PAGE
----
Niluh Djelantik with local shoes artists.

Don’t Forget to Do Business with Small Business

It’s common to focus most of our attention on trying to do business with government. In the process, though, it’s easy to forget about the direct impact we can have on our communities by partnering with small businesses. One of the simplest ways to do that is to outsource to small businesses, purchase, or contract with them. It throws business their way and helps your operations run smoothly, too.

According to IndieRetailerMonth.com, buying from an independent retailer supports local traders, their suppliers, and the people they depend on to run their businesses. Doing business with an independent retailer boosts the local economy, rebuilding confidence in the community and enabling local businesses to prosper and grow.

A Rupiah spent at an independent retailer is usually spent 6 to 15 times before it leaves the community.

From Rp12.000, you create Rp60.000 to Rp168.000 in value within that community. When you spend Rp12.000 at a national chain store, 80% of the money leaves town immediately. Therefore, when you shop with your local independent retailers you are doing your bit to keep your community ‘open for business.’

Here are five tips to invest in your community through outsourcing:

1. Know Your Niche and Hold Onto It

When outsourcing, you want to invest in a business that can accomplish tasks as well as you do—but you don’t want to give away the work you’re best at. Identify what you’re good at and hold on tight; you don’t want to outsource any of your core competency areas. There are so many things that go into running a successful business, and you don’t need to be a master of every single factor. Make one list of the aspects that you’ve got a firm handle on and another list outlining anything you struggle with, then consider small businesses in your area that you could outsource those tasks to.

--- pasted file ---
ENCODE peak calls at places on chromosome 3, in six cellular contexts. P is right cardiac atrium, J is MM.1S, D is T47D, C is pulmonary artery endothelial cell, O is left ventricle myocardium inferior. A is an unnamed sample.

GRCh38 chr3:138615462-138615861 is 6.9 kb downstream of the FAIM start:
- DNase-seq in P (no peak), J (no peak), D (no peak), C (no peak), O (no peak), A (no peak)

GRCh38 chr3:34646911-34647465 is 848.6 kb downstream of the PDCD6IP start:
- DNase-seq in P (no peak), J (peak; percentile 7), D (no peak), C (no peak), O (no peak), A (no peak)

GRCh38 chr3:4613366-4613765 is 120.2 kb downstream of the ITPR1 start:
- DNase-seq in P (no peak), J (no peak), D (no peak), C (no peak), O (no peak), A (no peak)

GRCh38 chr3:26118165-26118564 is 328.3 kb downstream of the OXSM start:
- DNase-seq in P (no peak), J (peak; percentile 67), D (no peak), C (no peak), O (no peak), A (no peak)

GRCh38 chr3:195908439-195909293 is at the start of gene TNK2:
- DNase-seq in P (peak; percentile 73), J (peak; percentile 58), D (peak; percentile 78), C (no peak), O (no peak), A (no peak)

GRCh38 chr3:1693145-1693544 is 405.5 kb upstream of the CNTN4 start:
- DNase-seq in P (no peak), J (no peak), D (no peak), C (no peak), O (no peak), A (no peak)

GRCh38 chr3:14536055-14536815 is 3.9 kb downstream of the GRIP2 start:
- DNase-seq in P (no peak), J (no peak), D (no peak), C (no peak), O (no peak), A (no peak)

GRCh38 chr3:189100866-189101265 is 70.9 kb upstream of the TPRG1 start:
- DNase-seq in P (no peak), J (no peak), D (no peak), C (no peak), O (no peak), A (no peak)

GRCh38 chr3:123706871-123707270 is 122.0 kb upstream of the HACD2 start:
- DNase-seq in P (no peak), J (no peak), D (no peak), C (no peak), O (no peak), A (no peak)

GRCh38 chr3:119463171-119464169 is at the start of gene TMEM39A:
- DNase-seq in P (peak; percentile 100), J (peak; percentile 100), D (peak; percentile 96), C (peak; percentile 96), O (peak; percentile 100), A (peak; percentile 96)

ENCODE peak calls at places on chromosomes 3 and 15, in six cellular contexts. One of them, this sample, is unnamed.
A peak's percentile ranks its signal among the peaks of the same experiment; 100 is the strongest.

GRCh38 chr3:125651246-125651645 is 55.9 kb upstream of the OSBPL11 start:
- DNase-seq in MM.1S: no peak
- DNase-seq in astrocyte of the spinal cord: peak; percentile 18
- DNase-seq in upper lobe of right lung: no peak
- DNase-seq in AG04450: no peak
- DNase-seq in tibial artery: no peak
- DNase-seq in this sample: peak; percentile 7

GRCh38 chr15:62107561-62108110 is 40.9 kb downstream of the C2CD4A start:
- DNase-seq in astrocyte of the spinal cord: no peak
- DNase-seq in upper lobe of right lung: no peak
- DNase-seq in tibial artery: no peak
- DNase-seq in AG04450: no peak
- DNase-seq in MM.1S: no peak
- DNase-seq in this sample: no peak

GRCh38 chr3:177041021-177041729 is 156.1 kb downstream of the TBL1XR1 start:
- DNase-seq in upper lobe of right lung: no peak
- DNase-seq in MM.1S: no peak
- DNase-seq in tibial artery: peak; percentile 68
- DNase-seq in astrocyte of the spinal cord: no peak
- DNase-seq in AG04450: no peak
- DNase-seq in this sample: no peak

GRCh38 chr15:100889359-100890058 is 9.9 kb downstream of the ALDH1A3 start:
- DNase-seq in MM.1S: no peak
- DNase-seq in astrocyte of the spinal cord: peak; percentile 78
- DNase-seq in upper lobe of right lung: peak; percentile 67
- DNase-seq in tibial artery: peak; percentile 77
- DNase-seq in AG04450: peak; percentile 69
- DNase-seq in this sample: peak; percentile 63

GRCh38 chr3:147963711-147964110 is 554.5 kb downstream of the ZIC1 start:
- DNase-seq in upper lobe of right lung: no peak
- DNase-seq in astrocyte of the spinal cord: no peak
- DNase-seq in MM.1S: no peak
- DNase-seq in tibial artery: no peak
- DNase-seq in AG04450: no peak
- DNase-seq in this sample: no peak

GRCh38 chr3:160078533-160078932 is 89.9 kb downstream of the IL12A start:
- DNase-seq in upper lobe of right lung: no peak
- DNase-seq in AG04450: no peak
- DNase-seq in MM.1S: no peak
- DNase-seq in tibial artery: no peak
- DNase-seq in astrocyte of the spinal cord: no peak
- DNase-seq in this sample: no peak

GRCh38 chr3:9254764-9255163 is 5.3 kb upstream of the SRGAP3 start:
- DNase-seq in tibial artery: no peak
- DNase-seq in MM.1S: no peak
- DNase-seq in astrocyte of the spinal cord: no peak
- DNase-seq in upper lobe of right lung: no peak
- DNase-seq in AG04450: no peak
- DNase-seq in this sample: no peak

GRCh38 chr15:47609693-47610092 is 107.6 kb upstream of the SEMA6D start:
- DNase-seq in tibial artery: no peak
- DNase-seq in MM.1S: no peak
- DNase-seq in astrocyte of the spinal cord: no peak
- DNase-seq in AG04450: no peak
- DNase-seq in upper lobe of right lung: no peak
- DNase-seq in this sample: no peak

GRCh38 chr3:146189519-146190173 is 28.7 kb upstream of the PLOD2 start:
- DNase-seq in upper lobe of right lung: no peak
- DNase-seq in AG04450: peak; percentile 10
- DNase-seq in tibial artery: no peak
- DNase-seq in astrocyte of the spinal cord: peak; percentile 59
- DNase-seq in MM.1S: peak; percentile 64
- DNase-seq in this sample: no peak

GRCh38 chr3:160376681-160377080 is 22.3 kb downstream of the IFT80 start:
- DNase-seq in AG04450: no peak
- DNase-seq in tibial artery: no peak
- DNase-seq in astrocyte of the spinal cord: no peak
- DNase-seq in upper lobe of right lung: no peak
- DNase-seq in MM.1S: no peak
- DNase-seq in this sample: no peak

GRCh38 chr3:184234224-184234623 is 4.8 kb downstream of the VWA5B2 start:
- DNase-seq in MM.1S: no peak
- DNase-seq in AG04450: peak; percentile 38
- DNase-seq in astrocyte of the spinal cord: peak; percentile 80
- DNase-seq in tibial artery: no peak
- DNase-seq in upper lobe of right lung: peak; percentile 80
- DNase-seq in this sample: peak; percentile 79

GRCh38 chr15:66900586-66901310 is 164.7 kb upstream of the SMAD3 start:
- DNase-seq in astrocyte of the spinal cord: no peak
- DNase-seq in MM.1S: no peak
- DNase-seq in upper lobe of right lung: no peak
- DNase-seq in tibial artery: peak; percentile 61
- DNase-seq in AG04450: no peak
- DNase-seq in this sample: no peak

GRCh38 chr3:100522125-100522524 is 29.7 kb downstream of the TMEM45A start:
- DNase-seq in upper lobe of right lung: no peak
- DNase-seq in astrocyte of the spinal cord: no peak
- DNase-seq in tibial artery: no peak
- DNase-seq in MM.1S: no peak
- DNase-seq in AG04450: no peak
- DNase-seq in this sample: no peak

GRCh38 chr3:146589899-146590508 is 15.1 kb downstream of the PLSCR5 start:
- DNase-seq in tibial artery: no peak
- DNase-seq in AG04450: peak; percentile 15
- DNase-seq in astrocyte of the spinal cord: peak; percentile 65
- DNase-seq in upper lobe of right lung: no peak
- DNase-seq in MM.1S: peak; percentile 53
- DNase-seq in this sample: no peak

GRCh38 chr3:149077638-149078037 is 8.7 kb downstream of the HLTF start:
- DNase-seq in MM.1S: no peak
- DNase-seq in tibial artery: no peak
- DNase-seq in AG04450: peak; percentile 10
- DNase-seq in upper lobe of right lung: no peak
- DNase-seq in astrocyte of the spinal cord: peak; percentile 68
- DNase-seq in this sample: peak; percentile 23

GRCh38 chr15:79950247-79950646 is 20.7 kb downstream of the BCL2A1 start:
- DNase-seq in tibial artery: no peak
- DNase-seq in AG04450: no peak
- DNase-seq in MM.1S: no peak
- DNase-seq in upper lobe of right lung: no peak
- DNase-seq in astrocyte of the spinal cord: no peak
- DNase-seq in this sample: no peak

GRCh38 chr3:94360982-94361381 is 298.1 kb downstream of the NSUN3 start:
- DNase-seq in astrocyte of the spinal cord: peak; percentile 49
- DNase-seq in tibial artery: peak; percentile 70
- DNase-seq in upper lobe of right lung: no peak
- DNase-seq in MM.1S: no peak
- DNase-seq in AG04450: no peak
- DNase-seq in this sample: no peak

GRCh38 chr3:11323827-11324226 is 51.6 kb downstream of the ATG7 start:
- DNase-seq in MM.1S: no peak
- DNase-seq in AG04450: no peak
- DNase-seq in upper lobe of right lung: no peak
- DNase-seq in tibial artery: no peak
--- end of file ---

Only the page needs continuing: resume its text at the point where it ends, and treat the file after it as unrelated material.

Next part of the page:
2. Be Clear About the Outcomes

One of the best ways to keep your outsourcing in check is to be direct about what you expect. Make sure the business you choose knows exactly what tasks they’re responsible for, how they should be performed, what results you’re looking for, and how those results will be measured. It may help to create a manual that reviews your business policies and procedure so you have a physical outline and structure of what you expect from your outsourced companies.

3. Recognize Your Style and Your Strategy

Before you can effectively manage a team of outsourced companies, you must understand your management style. Are you direct and to the point? Do you prefer to chat over email instead of in person? Many factors determine the kind of management style you have, and understanding how you operate will be beneficial to the success of your outsourcing projects.

4. First Thing’s First—Check Credentials

Before you hire anyone to join your team, take a peek at their credentials. A lot of businesses build glitzy websites and market themselves well, but don’t have the experience or know-how to backup their claims. Look for key factors such as professional certifications and legitimate testimonials. Fact check the results they have achieved for other clients.

5. Develop a Communication Strategy

Let’s face it, you’re a busy entrepreneur. Outsourcing is one of the best ways to free up your time, but before you start assigning tasks, remember to first develop a top-notch communication strategy. Establish the best way to communicate and how often. Make sure all communication is well-documented and in line with your strategy style (see tip #3).

As small business owners ourselves, it’s important to invest in the small businesses within our communities.

—-

 

This article originally written and posted by Jean Kristensen.

Add your comment

Your email address will not be published. Required fields are marked *